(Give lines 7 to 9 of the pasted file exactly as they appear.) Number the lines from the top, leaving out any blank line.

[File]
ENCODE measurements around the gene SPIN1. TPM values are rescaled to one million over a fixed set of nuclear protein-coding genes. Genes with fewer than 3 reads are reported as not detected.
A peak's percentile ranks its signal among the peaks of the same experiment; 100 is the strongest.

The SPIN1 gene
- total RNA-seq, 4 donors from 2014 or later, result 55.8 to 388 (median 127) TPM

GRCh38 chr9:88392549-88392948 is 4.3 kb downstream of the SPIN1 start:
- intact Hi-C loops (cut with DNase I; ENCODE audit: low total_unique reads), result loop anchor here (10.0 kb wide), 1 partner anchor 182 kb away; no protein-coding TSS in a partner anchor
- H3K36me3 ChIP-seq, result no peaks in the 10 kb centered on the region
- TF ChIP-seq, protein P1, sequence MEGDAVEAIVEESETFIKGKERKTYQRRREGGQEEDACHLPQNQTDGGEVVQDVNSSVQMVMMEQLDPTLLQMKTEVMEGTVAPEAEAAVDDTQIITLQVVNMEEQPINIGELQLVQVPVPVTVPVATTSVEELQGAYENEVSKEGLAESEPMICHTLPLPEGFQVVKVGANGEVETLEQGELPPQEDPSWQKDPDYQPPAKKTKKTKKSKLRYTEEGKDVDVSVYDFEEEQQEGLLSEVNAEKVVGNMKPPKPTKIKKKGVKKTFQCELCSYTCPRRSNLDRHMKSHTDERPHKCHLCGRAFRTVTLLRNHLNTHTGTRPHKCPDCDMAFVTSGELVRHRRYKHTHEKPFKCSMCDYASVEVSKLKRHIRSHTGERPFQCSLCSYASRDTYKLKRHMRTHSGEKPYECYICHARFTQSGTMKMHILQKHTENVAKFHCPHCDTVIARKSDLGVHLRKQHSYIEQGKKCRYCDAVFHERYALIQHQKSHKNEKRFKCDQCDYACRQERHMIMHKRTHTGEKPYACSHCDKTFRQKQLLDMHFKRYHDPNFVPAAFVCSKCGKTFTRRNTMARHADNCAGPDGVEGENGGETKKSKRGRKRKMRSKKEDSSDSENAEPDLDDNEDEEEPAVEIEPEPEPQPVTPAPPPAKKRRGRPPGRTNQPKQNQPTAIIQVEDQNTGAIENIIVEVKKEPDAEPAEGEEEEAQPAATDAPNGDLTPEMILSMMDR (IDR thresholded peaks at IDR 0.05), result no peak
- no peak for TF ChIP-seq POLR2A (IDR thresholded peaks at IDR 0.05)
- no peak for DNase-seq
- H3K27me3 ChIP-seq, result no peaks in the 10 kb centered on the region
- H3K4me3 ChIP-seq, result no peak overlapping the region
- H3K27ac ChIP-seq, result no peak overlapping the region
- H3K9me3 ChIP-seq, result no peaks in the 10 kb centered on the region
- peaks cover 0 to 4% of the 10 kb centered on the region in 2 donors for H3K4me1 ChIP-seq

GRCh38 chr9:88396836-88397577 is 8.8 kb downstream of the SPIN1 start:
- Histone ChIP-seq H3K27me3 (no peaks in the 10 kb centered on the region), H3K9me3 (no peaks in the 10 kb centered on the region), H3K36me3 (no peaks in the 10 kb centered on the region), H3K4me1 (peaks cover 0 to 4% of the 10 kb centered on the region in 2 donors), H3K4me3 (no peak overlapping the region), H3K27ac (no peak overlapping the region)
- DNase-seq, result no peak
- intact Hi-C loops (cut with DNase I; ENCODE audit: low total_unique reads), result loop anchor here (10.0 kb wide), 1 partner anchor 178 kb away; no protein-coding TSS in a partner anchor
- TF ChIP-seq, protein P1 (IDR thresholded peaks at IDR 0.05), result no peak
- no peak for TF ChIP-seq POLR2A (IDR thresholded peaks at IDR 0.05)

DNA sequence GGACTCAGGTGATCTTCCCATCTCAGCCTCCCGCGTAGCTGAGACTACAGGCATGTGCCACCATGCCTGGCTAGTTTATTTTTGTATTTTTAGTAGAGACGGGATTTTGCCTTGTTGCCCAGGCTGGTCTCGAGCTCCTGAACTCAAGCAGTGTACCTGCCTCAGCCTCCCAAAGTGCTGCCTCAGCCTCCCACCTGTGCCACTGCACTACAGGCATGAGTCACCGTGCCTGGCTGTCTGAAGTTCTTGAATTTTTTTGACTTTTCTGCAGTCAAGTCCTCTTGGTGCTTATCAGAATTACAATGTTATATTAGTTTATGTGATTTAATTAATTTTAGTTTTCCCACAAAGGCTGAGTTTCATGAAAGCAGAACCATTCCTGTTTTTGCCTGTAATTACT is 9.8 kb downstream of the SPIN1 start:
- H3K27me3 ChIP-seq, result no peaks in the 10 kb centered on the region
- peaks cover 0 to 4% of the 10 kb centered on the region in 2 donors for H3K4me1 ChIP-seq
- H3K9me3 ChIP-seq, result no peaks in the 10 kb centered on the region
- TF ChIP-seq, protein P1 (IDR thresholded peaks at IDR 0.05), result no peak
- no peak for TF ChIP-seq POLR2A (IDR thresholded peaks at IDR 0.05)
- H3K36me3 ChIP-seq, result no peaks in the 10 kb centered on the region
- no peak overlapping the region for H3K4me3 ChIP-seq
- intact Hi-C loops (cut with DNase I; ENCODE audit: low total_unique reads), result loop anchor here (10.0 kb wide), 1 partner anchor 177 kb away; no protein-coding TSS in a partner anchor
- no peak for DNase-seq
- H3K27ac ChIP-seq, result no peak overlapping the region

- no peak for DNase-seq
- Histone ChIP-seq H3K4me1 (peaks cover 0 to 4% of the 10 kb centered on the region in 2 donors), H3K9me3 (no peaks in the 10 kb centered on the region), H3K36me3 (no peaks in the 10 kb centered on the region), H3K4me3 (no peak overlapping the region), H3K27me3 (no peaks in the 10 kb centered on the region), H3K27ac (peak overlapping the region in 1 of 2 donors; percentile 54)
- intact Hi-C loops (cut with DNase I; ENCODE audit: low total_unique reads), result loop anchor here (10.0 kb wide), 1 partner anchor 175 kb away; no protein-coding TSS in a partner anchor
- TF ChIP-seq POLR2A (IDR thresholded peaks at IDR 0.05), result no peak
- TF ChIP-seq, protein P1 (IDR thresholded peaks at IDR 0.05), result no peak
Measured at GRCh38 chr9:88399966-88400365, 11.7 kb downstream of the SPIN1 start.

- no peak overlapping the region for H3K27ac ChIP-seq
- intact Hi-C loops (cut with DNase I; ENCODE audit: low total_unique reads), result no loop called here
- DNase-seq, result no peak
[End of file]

- H3K36me3 ChIP-seq, result no peaks in the 10 kb centered on the region
- TF ChIP-seq, protein P1, sequence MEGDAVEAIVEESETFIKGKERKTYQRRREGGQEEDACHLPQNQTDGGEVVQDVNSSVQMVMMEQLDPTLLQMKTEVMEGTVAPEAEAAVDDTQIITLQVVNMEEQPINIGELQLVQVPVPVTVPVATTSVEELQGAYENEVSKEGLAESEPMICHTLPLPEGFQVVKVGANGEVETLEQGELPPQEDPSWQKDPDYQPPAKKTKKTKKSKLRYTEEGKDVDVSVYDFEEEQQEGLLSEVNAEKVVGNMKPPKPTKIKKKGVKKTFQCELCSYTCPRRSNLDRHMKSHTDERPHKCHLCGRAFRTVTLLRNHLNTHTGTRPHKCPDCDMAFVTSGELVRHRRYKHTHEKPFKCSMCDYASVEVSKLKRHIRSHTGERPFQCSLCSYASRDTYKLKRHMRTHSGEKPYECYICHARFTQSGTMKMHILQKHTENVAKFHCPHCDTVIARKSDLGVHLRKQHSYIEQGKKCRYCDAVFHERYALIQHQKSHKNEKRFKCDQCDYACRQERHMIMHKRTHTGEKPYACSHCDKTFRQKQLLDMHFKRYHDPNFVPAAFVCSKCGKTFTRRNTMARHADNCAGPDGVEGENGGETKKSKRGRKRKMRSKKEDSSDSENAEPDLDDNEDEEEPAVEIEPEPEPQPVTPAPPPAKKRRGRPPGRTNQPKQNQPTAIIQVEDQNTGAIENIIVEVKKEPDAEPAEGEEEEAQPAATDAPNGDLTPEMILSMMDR (IDR thresholded peaks at IDR 0.05), result no peak
- no peak for TF ChIP-seq POLR2A (IDR thresholded peaks at IDR 0.05)